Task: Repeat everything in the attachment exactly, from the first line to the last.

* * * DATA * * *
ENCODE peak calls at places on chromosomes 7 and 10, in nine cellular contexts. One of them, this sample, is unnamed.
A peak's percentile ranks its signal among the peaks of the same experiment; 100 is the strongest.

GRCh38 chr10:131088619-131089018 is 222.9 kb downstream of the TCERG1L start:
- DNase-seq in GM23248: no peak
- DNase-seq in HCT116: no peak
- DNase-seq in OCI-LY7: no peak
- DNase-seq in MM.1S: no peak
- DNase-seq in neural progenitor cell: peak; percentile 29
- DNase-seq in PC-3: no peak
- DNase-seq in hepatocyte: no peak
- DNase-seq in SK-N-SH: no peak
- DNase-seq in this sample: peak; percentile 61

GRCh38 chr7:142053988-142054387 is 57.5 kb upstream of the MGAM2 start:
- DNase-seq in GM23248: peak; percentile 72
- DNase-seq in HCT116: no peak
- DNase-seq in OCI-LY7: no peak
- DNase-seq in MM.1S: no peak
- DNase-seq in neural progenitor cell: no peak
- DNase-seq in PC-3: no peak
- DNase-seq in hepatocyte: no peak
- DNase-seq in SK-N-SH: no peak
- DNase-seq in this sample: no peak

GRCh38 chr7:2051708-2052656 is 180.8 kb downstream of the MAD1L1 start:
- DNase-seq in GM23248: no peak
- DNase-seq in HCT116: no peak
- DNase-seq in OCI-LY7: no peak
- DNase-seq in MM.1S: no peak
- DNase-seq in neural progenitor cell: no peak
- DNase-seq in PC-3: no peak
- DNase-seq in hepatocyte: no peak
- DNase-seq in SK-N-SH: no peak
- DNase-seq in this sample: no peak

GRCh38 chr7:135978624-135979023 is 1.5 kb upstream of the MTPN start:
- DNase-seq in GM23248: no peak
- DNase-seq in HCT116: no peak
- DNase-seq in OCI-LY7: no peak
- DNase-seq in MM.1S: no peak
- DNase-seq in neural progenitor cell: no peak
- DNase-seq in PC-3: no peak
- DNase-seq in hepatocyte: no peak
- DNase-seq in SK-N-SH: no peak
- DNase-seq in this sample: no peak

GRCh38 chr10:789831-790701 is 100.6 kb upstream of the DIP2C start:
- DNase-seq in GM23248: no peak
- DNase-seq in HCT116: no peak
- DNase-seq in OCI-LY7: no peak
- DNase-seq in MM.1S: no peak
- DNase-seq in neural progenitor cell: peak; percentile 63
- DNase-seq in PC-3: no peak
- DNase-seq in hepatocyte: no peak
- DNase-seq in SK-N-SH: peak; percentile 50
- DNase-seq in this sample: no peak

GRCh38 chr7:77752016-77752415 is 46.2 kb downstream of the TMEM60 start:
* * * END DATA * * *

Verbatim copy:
ENCODE peak calls at places on chromosomes 7 and 10, in nine cellular contexts. One of them, this sample, is unnamed.
A peak's percentile ranks its signal among the peaks of the same experiment; 100 is the strongest.

GRCh38 chr10:131088619-131089018 is 222.9 kb downstream of the TCERG1L start:
- DNase-seq in GM23248: no peak
- DNase-seq in HCT116: no peak
- DNase-seq in OCI-LY7: no peak
- DNase-seq in MM.1S: no peak
- DNase-seq in neural progenitor cell: peak; percentile 29
- DNase-seq in PC-3: no peak
- DNase-seq in hepatocyte: no peak
- DNase-seq in SK-N-SH: no peak
- DNase-seq in this sample: peak; percentile 61

GRCh38 chr7:142053988-142054387 is 57.5 kb upstream of the MGAM2 start:
- DNase-seq in GM23248: peak; percentile 72
- DNase-seq in HCT116: no peak
- DNase-seq in OCI-LY7: no peak
- DNase-seq in MM.1S: no peak
- DNase-seq in neural progenitor cell: no peak
- DNase-seq in PC-3: no peak
- DNase-seq in hepatocyte: no peak
- DNase-seq in SK-N-SH: no peak
- DNase-seq in this sample: no peak

GRCh38 chr7:2051708-2052656 is 180.8 kb downstream of the MAD1L1 start:
- DNase-seq in GM23248: no peak
- DNase-seq in HCT116: no peak
- DNase-seq in OCI-LY7: no peak
- DNase-seq in MM.1S: no peak
- DNase-seq in neural progenitor cell: no peak
- DNase-seq in PC-3: no peak
- DNase-seq in hepatocyte: no peak
- DNase-seq in SK-N-SH: no peak
- DNase-seq in this sample: no peak

GRCh38 chr7:135978624-135979023 is 1.5 kb upstream of the MTPN start:
- DNase-seq in GM23248: no peak
- DNase-seq in HCT116: no peak
- DNase-seq in OCI-LY7: no peak
- DNase-seq in MM.1S: no peak
- DNase-seq in neural progenitor cell: no peak
- DNase-seq in PC-3: no peak
- DNase-seq in hepatocyte: no peak
- DNase-seq in SK-N-SH: no peak
- DNase-seq in this sample: no peak

GRCh38 chr10:789831-790701 is 100.6 kb upstream of the DIP2C start:
- DNase-seq in GM23248: no peak
- DNase-seq in HCT116: no peak
- DNase-seq in OCI-LY7: no peak
- DNase-seq in MM.1S: no peak
- DNase-seq in neural progenitor cell: peak; percentile 63
- DNase-seq in PC-3: no peak
- DNase-seq in hepatocyte: no peak
- DNase-seq in SK-N-SH: peak; percentile 50
- DNase-seq in this sample: no peak

GRCh38 chr7:77752016-77752415 is 46.2 kb downstream of the TMEM60 start: